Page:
CSU professor works for environmental justice


Collegian | Falyn Sebastian

Barnaby Atwood, Staff Reporter

Photo courtesy of Colorado State University

Stephanie Malin is an associate professor in the Colorado State University department of sociology and one of the co-founders and steering members of the Center for Environmental Justice at Colorado State University.

Environmental justice encompasses a lot of different aspects. Malin said that in general, the goal of environmental justice is getting rid of environmental hazards and rethinking our “industrialized, militarized capitalist systems” and how we might develop systems that are more socially, environmentally and economically sustainable.


“But if you’re talking about the environmental justice movement, it emerged because of pollution from industry, military (and) even like manufacturing of consumer goods,” Malin said. “And the fact (is) that those hazardous facilities, manufacturing facilities, the waste (and) pollution that may come from those activities end up being distributed unevenly in our society and other societies, (like) folks who are living in low-income communities and communities of color.”

Malin’s work goes beyond CSU. She is also an adjunct associate professor with the Colorado School of Public Health and serves on the executive committee of the Colorado Water Center.

“My research involves environmental justice and health issues, particularly in places that host extractive activities,” Malin said. “(That’s) if they’ve got like uranium mine or millwright or unconventional oil and gas production going on. But I also look at communities that are building more distributed and regenerative systems — so less market-based and more about building noneconomic development.”

“As a social scientist, I think it’s part of my responsibility to make sure that I’m not perpetuating those problems and the ways that we might think about research subjects versus research participants.” -Stephanie Malin, co-founder of CSU Center for Environmental Justice

According to Malin, environmental justice as a movement also makes room for examining deliberate policies sprouting from issues of institutionalized racism and focuses on procedural justice, recognition justice and restorative justice.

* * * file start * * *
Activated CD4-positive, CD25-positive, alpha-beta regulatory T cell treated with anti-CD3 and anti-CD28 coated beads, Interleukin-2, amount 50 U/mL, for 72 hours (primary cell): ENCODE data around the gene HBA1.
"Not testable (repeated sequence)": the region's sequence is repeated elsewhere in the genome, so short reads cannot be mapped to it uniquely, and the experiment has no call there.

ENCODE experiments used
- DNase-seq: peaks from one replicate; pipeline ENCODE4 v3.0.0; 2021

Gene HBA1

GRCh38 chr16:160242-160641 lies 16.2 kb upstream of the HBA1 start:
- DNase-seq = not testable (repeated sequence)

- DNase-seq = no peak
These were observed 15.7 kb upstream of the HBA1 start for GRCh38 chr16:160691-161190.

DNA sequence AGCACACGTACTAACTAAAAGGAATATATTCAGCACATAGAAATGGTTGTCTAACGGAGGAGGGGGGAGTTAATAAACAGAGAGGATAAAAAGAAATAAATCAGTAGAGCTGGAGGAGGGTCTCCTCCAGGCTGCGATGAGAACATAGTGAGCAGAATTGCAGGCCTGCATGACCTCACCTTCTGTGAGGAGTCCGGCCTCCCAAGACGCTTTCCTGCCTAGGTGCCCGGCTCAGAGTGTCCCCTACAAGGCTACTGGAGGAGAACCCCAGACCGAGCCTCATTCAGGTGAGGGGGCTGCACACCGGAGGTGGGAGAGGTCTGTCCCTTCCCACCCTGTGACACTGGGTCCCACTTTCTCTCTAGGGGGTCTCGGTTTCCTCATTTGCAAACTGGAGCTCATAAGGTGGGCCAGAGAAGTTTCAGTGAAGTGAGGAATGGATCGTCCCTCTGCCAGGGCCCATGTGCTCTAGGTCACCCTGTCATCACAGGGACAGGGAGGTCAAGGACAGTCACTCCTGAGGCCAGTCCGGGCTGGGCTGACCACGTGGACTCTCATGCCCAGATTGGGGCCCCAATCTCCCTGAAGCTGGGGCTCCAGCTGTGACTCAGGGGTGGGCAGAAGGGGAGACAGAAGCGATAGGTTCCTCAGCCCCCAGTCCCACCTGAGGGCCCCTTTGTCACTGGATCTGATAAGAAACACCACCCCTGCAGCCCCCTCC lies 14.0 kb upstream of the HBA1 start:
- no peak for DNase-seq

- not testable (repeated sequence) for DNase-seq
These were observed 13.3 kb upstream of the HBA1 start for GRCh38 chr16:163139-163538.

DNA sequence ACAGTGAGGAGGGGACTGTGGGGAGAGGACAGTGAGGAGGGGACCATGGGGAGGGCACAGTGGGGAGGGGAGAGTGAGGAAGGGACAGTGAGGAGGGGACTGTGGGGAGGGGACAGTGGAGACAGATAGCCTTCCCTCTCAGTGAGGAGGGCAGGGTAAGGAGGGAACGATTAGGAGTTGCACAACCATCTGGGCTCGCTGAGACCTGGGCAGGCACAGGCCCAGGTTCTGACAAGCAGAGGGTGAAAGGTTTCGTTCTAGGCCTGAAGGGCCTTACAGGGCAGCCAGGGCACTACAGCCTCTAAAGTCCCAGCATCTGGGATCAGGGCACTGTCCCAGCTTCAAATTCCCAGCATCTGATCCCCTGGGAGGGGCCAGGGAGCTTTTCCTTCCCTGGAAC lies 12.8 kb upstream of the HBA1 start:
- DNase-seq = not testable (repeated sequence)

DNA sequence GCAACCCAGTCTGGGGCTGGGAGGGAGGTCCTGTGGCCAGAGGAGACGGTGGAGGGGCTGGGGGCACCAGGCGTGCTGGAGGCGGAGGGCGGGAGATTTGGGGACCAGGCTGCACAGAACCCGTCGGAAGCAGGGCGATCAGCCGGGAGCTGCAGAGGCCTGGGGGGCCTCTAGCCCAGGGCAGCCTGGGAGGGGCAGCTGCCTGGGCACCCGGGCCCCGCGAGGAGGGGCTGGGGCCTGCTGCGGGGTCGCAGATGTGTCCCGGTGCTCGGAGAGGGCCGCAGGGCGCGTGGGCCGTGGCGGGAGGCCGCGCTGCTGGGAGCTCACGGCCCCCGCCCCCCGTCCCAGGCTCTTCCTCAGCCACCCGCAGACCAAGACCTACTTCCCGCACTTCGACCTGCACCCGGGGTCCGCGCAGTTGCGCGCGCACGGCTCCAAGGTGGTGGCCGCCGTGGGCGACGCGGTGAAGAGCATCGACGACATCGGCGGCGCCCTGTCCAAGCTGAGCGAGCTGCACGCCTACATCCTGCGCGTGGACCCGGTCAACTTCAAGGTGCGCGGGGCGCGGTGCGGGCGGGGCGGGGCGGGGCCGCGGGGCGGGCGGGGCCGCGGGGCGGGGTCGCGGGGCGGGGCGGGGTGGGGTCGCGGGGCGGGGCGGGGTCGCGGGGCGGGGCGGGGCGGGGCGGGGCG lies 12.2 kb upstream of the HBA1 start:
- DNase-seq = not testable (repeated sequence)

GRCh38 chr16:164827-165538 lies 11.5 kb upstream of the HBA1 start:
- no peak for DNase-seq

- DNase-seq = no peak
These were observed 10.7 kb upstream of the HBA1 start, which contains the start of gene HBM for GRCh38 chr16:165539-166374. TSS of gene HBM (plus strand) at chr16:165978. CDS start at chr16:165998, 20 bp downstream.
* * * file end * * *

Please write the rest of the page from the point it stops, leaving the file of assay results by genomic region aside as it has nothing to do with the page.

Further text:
“(That’s) the processes behind making decisions about like where we zoned industrial activity or why (there is) an overabundance of really polluting facilities and communities of color,” Malin said. “It’s understanding that context to what the history (is), who (has) had a seat at the table to make decisions, who has been excluded and then who constructs the table.”

There is an emphasis on not extracting knowledge or viewing the affected people and communities as being objects to be studied but instead participating in research with and for those communities.

“There’s a lot of healing, and there’s a lot of atonement to be done for that kind of work,” Malin said. “As a social scientist, I think it’s part of my responsibility to make sure that I’m not perpetuating those problems and the ways that we might think about research subjects versus research participants.”

Malin explained she tries to embed what is of use to a community into her research so that it’s reciprocal and the community she’s working with gets something from the time they contribute to the research.

Often when it comes to being engaged with climate issues, many experience paralysis, hopelessness and being overwhelmed by the issue, Malin said. Because of this, it can be difficult to imagine the future in the current situation, but she said it’s important to focus on the ways people can collectively make a difference.


“There’s a lot of framing out there that it’s too late to address any of these issues,” Malin said. “We always have time to make things better than they could be, but this next decade is so important in terms of figuring out what makes you happy, what your skills are and then what’s needed collectively and plugging in there.”

“The message to students is (to) figure out what makes you happy and what skills you can acquire throughout your life, but especially during your time in college, and then try to figure out ways to think structurally or think in terms of systems and seeing, ‘What do we need?'” Malin said. “It can be as simple as thinking about like, ‘If I were to have an ideal world, what’s one thing that I would like to see in that?’ Something as simple as like, for folks who live in a city: ‘I would love to be able to see the stars when I go outside at night.'”

Malin suggested that envisioning an ideal world can help with seeing the ways individuals can contribute to that future.

The Center for Environmental Justice has several events for students who wish to get more involved on their website.

Editors Note: This story has been updated to reflect a correct job title. 

Reach Barnaby Atwood at news@collegian.com or on Twitter @Barnaby_Atwood.